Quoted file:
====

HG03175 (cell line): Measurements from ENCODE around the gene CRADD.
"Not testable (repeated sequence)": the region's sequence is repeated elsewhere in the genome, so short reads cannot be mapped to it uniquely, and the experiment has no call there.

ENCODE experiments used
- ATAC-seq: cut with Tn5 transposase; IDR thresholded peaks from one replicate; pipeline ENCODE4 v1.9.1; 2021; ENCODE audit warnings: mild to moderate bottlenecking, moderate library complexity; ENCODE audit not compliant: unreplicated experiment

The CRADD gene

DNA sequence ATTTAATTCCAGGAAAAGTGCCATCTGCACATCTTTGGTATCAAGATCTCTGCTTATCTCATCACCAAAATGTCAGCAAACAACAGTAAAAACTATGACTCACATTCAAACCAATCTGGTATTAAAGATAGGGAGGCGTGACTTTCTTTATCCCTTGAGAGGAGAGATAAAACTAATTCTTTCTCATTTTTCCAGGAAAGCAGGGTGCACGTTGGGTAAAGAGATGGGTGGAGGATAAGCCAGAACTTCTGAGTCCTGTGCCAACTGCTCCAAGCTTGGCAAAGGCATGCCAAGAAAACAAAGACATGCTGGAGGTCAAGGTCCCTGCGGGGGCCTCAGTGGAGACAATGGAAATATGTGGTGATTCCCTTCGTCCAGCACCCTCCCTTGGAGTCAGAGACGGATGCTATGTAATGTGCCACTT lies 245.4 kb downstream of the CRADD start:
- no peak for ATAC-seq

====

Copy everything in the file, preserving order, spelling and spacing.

HG03175 (cell line): Measurements from ENCODE around the gene CRADD.
"Not testable (repeated sequence)": the region's sequence is repeated elsewhere in the genome, so short reads cannot be mapped to it uniquely, and the experiment has no call there.

ENCODE experiments used
- ATAC-seq: cut with Tn5 transposase; IDR thresholded peaks from one replicate; pipeline ENCODE4 v1.9.1; 2021; ENCODE audit warnings: mild to moderate bottlenecking, moderate library complexity; ENCODE audit not compliant: unreplicated experiment

The CRADD gene

DNA sequence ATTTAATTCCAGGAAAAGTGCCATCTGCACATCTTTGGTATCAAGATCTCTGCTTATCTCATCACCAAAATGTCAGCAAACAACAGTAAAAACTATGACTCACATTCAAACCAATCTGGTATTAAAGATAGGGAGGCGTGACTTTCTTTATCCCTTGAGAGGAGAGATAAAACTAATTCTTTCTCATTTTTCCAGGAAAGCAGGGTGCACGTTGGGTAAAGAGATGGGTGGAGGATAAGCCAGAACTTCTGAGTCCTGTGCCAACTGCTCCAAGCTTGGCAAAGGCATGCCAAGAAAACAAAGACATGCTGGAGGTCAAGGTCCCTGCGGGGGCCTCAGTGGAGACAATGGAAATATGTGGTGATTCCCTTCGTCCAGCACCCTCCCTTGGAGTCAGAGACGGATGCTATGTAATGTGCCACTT lies 245.4 kb downstream of the CRADD start:
- no peak for ATAC-seq